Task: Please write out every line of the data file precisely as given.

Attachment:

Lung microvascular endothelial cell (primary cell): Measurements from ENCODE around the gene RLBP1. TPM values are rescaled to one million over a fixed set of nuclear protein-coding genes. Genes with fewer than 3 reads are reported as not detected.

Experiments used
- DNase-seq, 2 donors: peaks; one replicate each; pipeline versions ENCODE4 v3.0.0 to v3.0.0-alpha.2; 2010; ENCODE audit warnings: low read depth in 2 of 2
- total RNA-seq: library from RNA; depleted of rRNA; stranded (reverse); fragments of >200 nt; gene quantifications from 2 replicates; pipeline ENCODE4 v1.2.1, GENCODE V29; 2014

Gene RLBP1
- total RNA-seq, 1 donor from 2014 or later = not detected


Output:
Lung microvascular endothelial cell (primary cell): Measurements from ENCODE around the gene RLBP1. TPM values are rescaled to one million over a fixed set of nuclear protein-coding genes. Genes with fewer than 3 reads are reported as not detected.

Experiments used
- DNase-seq, 2 donors: peaks; one replicate each; pipeline versions ENCODE4 v3.0.0 to v3.0.0-alpha.2; 2010; ENCODE audit warnings: low read depth in 2 of 2
- total RNA-seq: library from RNA; depleted of rRNA; stranded (reverse); fragments of >200 nt; gene quantifications from 2 replicates; pipeline ENCODE4 v1.2.1, GENCODE V29; 2014

Gene RLBP1
- total RNA-seq, 1 donor from 2014 or later = not detected